Op-Ed Letters to the Editor
Having a ball at the
Leroy St. Dog Run in Hudson River Park.
The red balloon
To The Editor:
Re “Wally Elvers, 95, longtime
Villager, polymath” (obituary,
What a wonderful testimony
to the intelligence, love and
fruitful originality of this lovely
gentleman, who was my neighbor
for many years, the husband
of my friend Bibi, and the father
of my two daughters’ friends
Laurie and Susie.
I remember a story Bibi told
me many years ago, about how
Wally’s parents arranged to take
precautions against him getting
lost when they went on excursions
to the Bronx Zoo. They
would buy a red helium balloon
and tie it to his wrist, explaining
that if he should ever fi nd himself
alone and without them,
he should not run and panic,
but rather stand still in the spot
where he was and slowly raise
his wrist up and down. His
parents, who would of course
be looking for him, would scan
the horizon to see the red balloon
rising and falling, and thus
know where to look for him.
What charms me about this
story is how it demonstrates an
encounter with a situation that
for most of us would be fraught
with terror, not to say hysteria,
and shows us that the proper
way to meet it is with reason,
intelligence and originality.
Carol F. Jochnowitz
Go, dogs, go!
To The Editor:
Re “Not going to the dogs
on Gansevoort, Pier 40” (oped,
by Lynn Pacifi co, June 6):
Lynn is absolutely correct.
We need more dog runs and
they should be included as
a part of every proposal for
public spaces, including those
on the waterfront. It’s always
been a struggle to get dog runs
in the Village, despite the fact
that more and more dogs live
here. The decision makers really
shouldn’t be so dismissive
of dog owners as we are an important
part of the community
and we vote!
Bus is a lifeline
To The Editor:
Re “Figuring out 14th St.”
(Editorial, June 6):
I’m 75, with heart and lung
issues, but living in active retirement
at Hudson and 11th
Sts. thanks to the 14A bus loop
down to Hudson and Bleecker
Sts., plus the M11 and M8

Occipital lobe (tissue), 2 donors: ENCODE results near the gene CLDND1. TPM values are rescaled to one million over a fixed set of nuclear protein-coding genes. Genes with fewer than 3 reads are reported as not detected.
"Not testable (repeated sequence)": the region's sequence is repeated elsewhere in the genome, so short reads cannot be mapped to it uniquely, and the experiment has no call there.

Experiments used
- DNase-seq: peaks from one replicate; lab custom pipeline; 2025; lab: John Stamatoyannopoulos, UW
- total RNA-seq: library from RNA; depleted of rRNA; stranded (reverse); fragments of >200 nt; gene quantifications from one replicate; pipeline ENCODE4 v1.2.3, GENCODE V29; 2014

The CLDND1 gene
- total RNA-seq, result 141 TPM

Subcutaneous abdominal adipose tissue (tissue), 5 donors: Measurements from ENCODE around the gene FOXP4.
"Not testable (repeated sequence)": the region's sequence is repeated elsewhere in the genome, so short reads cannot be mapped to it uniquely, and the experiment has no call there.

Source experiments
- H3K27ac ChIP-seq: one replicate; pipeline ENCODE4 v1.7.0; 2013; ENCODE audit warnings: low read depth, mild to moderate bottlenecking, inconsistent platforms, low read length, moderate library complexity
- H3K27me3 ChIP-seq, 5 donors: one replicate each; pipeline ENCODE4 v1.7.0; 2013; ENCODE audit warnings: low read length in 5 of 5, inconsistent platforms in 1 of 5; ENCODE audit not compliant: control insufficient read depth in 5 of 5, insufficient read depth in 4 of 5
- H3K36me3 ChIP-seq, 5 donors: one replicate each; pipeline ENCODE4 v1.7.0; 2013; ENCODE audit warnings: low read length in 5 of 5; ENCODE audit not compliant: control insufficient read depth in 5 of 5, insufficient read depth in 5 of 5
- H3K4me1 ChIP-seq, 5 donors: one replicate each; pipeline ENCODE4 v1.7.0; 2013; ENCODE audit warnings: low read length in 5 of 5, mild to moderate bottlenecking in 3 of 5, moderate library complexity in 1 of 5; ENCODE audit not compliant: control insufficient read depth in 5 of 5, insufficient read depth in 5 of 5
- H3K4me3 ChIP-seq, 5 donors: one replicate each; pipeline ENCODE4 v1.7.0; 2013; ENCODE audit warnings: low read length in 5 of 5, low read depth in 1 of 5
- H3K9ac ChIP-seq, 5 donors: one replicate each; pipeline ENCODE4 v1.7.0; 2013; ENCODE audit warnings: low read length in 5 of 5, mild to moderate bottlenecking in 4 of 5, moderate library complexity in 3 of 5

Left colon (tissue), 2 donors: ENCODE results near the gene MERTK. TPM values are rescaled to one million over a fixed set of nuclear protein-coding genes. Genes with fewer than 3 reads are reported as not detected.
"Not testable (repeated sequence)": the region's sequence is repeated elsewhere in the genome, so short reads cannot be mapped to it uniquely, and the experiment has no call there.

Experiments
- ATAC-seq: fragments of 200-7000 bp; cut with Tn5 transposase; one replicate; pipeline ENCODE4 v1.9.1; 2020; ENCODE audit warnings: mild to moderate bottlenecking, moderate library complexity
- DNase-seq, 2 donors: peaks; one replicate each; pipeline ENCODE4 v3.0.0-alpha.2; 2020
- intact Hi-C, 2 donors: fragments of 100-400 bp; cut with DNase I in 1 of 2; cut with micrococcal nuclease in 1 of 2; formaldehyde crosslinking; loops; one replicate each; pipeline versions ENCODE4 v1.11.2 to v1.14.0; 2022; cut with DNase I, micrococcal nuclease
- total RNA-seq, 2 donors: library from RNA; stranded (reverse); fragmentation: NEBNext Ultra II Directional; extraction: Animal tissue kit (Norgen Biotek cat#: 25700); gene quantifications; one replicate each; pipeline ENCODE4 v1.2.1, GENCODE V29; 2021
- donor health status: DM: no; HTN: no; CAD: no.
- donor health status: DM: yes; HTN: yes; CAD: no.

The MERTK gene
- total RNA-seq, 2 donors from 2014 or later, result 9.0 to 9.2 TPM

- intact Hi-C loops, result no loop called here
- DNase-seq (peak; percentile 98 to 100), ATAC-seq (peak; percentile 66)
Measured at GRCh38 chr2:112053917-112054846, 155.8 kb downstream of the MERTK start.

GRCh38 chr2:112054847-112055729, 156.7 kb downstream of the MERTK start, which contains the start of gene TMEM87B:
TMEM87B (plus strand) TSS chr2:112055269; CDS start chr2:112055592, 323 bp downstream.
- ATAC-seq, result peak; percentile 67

lines, which help me get to
various doctors and other appointments
and Off and Off
Off Broadway theaters at night.
It’s what keeps me going.
Ending the 14A loop (the
line I use most) will bring my
life-preserving active life to a
semi-halt and will no doubt
shorten my life. So this is
deadly personal for me.
The notoriously bad M20
bus is so erratic, late and slow,
I’ve missed many a curtain
time waiting for one to come.
Low-income seniors can’t afford
Ubers or taxis. Subway
stairs are just too much. Please
don’t abandon us. It is literally
a matter of life and death.
Follow the meds
To The Editor:
Re “ ‘This is fi xable’: Parkland
father on U.S. gun violence”
(news article, May 30):
I don’t know about the latest
shooter but all the priors
were on antidepressants. The
problem is not the guns but
the criminal pharmaceutical
industry — they are truly the
Lynn Pacifi co
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Letters to the Editor, 1 Metro-
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The Villager reserves the
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grammar, clarity and libel.
Anonymous letters will not be
Take the pressure
off Pr. 40 and park
BY TOM FOX
Twenty years after the passage of the Hudson River Park
Act, a major source of revenue originally intended to
support the park’s operation and maintenance has yet
to be secured. Failure to implement a major recommendation